The precision of our VS measurements is limited by DSM resolution, surface texture, and vegetation height and density. For most of the 1983 rupture, we were able to resolve displacements as small as ∼0.2 m. Relatively smooth ground surfaces and a predominance of shortgrass vegetation allowed us to resolve ∼0.1 m displacements along the Warm Springs section (northernmost extent of the 1983 rupture). VS values for compound scarps generally exceed these lower limits.
Along-Strike Displacement Curves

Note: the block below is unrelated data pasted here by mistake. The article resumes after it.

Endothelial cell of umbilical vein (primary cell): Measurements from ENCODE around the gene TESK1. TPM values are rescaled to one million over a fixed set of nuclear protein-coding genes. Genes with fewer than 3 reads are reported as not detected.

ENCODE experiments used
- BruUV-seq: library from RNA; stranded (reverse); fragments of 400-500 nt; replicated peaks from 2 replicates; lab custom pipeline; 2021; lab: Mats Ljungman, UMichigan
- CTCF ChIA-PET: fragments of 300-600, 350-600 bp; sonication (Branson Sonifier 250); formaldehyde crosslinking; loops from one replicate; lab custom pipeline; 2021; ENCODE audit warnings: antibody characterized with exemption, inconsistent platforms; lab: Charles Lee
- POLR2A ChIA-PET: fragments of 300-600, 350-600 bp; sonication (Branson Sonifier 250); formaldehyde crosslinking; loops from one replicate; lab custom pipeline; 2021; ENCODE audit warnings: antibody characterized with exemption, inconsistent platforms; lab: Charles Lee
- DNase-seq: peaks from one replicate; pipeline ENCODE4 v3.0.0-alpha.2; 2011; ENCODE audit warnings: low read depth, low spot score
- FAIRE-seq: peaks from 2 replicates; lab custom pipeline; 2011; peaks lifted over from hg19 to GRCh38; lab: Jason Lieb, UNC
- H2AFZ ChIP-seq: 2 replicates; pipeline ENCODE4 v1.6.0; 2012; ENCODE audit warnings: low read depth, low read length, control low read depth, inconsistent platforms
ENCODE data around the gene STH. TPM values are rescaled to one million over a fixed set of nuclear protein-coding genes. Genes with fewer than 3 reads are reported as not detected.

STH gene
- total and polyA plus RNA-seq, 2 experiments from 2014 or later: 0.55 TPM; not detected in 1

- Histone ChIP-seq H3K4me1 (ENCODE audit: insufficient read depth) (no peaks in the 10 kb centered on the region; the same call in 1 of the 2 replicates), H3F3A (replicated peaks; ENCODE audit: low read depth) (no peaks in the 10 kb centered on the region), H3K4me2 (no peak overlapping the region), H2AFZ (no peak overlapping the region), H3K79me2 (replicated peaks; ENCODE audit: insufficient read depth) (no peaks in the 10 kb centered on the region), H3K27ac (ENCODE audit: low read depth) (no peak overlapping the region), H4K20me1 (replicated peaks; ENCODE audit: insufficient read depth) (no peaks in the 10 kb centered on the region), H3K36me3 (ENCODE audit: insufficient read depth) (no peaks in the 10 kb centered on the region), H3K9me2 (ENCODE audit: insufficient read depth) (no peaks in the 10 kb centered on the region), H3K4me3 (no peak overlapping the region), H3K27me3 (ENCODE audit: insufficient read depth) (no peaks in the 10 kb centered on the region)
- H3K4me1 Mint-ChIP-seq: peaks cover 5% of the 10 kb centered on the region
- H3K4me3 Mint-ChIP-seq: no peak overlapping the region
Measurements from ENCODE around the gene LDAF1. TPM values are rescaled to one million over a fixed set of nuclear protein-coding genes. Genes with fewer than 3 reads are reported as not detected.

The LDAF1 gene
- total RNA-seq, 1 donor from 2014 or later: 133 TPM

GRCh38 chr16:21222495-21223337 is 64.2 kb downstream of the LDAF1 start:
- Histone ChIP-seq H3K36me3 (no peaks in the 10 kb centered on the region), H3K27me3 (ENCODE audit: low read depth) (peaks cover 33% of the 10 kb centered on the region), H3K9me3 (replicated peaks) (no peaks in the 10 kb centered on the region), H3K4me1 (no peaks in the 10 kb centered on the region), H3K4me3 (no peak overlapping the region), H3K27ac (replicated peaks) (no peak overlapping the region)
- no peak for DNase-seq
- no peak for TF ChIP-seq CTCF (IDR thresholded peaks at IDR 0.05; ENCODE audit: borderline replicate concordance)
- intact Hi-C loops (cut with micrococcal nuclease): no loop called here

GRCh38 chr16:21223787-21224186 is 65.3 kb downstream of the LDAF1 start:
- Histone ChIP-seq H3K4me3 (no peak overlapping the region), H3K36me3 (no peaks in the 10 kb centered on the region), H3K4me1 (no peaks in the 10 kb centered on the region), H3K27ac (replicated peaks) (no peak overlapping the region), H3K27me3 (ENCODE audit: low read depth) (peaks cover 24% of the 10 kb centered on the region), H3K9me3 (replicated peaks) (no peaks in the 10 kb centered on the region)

We constructed along-strike displacement curves using our VS data (Figs. 6 and 7). We projected all VS data to a simplified fault trace with kilometer tick marks shown on Figure 2. For the Arentson Gulch fault, we also project VS measurements to an 8-km-long simplified trace, oriented WNW-ESE (Fig. 2). The mean along-strike displacement curve represents a 0.5 km moving average applied to our preferred estimates of VS, linearly interpolated at 50 m intervals. These parameters yield displacement curves that strike a balance between short-wavelength, hectometer-scale variability and longer-wavelength, kilometer-scale trends. To define the uncertainty bounds in the curves, we applied the same linear interpolation and moving average methods to the minimum and maximum VS values from each scarp profile. Thus, our uncertainty ranges approximate the uncertainty in the moving average, rather than the full range of possible VS values. Mean VS values (and min-max values in parentheses) reported below for different ruptures or fault sections are based on the displacement curves, rather than the individual observations, which are unequally distributed along the fault trace.